Spinal cord stimulation paresthesia and activity of primary afferents: Case report

Richard B. North, Karen Streelman, Lance Rowland, P. Jay Foreman

Research output: Contribution to journalArticlepeer-review

3 Scopus citations


A patient with failed back surgery syndrome reported paresthesia in his hands and arms during a spinal cord stimulation (SCS) screening trial with a low thoracic electrode. The patient's severe thoracic stenosis necessitated general anesthesia for simultaneous decompressive laminectomy and SCS implantation for chronic use. Use of general anesthesia gave the authors the opportunity to characterize the patient's unusual distribution of paresthesia. During SCS implantation, they recorded SCS-evoked antidromic potentials at physiologically relevant amplitudes in the legs to guide electrode placement and in the arms as controls. Stimulation of the dorsal columns at T-8 evoked potentials in the legs (common peroneal nerves) and at similar thresholds, consistent with the sensation of paresthesia in the arms, in the right ulnar nerve. The authors' electrophysiological observations support observations by neuroanatomical specialists that primary afferents can descend several (in this case, at least 8) vertebral segments in the spinal cord before synapsing or ascending. This report thus confirms a physiological basis for unusual paresthesia distribution associated with thoracic SCS.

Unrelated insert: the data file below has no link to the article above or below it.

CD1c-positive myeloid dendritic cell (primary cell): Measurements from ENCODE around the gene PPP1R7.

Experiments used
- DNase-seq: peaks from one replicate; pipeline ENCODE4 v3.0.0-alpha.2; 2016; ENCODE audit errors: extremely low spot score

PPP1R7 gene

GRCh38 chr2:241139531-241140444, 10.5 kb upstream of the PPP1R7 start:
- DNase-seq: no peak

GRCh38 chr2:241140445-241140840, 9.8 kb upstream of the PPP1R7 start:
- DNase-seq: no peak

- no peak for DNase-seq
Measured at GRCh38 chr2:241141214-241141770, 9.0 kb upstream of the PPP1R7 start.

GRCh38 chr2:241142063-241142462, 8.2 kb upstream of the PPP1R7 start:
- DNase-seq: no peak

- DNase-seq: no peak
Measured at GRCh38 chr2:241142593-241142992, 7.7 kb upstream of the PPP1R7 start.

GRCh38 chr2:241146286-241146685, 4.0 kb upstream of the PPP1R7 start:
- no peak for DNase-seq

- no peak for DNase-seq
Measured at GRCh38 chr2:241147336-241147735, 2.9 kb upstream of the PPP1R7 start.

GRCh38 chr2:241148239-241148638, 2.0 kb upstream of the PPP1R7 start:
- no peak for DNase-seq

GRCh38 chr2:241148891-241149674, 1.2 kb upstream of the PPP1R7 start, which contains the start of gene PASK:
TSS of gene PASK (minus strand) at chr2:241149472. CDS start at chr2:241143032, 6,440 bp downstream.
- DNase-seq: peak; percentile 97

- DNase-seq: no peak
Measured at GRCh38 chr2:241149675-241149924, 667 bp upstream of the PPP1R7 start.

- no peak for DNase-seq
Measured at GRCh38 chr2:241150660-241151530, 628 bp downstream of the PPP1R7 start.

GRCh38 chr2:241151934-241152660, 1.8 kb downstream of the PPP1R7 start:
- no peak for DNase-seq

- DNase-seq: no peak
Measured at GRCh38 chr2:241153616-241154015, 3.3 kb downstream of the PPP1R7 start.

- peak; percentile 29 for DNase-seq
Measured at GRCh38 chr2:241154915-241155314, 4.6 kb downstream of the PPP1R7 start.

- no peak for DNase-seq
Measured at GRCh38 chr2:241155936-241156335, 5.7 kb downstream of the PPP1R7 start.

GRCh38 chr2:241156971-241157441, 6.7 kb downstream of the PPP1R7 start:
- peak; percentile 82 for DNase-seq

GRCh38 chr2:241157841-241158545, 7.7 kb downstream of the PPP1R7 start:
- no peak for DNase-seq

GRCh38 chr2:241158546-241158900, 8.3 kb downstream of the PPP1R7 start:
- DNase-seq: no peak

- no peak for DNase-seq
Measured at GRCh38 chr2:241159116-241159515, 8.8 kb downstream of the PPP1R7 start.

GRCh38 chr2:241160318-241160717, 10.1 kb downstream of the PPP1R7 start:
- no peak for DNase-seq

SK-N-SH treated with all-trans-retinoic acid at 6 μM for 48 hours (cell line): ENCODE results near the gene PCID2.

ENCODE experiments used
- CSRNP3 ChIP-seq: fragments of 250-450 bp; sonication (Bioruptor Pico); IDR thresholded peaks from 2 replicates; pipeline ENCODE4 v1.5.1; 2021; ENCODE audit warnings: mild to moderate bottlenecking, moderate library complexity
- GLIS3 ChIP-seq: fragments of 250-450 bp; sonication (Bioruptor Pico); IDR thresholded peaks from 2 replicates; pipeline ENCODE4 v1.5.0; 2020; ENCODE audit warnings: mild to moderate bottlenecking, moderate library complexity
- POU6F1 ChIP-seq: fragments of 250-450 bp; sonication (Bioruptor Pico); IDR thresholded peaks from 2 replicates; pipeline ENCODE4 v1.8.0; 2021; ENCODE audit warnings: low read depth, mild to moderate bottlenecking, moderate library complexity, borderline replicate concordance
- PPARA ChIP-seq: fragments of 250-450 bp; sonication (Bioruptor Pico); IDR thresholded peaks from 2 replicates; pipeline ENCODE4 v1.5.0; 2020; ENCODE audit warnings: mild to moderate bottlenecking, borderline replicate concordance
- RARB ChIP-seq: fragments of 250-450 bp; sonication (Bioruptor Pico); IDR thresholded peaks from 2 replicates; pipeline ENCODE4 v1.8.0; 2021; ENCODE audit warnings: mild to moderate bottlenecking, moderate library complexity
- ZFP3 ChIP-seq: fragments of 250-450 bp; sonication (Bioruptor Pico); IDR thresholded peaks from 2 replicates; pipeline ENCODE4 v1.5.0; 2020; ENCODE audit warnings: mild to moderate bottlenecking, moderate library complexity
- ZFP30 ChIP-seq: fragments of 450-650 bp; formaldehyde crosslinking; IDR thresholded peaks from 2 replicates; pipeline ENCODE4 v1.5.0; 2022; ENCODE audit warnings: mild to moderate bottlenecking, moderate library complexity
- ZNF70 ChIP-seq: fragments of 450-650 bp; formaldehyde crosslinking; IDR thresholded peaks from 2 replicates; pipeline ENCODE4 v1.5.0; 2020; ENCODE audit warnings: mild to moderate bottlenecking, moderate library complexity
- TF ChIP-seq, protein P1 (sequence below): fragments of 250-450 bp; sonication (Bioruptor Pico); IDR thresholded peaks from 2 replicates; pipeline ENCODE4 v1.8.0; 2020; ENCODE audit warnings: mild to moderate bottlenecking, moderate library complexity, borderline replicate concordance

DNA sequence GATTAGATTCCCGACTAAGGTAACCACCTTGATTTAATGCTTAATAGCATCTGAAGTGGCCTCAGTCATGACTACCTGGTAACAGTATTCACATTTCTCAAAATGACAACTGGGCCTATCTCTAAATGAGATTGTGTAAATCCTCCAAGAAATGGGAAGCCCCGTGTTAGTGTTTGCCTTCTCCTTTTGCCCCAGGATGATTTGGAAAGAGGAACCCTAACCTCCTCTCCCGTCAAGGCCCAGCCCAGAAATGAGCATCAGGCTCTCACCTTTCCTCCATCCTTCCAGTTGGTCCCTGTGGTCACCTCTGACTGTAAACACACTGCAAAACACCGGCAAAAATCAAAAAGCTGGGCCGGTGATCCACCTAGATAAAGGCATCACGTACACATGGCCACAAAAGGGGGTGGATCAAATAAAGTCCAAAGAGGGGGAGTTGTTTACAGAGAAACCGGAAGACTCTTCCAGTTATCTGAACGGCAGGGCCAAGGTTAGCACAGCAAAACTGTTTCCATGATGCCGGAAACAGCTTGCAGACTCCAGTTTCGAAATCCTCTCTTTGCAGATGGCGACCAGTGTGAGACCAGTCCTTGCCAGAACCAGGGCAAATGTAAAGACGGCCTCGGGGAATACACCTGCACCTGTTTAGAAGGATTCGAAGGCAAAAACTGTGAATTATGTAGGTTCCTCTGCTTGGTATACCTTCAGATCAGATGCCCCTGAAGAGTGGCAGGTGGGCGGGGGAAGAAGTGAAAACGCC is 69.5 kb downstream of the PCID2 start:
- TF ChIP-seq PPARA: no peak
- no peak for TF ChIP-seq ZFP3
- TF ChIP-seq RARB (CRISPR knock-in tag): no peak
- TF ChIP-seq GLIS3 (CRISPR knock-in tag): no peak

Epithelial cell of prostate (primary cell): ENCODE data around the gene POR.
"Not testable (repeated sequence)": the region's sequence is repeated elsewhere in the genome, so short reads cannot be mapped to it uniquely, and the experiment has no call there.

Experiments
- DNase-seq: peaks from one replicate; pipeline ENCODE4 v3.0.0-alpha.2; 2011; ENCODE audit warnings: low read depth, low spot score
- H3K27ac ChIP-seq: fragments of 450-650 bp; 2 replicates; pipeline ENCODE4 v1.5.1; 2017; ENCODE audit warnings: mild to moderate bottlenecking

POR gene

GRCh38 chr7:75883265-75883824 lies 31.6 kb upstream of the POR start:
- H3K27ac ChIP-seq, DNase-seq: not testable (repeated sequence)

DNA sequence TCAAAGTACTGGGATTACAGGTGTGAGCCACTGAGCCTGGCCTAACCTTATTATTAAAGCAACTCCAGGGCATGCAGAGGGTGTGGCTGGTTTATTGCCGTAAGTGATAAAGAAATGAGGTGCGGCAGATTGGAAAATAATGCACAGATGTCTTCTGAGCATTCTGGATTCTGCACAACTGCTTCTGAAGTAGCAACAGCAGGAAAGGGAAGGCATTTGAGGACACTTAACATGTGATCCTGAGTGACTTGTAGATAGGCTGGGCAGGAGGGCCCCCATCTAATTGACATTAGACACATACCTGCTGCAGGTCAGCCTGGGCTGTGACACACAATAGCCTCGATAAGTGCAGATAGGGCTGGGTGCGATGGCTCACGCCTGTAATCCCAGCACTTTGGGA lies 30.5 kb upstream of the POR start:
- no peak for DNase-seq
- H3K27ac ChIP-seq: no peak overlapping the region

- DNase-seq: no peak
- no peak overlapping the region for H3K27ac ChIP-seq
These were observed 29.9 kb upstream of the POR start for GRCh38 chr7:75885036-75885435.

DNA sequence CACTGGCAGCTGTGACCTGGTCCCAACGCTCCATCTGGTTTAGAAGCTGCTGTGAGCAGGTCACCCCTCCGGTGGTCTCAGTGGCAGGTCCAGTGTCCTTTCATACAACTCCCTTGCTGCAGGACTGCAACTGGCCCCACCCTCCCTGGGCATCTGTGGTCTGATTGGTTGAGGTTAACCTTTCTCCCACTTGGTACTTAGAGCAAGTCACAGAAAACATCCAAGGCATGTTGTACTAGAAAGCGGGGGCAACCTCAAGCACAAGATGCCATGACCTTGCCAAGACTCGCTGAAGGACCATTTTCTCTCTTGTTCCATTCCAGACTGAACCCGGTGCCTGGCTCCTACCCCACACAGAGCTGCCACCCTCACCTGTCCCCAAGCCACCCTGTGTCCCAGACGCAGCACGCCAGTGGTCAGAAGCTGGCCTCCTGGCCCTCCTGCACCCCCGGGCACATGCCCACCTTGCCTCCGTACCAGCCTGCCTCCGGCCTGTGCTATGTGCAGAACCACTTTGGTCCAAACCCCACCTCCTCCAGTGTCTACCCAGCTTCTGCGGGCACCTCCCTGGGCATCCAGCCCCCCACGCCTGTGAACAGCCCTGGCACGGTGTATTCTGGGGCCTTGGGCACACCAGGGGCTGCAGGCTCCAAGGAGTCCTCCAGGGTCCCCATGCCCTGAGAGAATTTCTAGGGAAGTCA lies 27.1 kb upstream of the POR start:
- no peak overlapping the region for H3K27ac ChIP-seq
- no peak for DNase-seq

Original languageEnglish (US)
Pages (from-to)363-366
Number of pages4
JournalJournal of Neurosurgery: Spine
Issue number4
StatePublished - Oct 2012


  • Case study
  • Evoked potential
  • Neuroanatomy
  • Side effect
  • Spinal cord stimulation
  • Stimulation paresthesia

ASJC Scopus subject areas

  • Surgery
  • Neurology
  • Clinical Neurology


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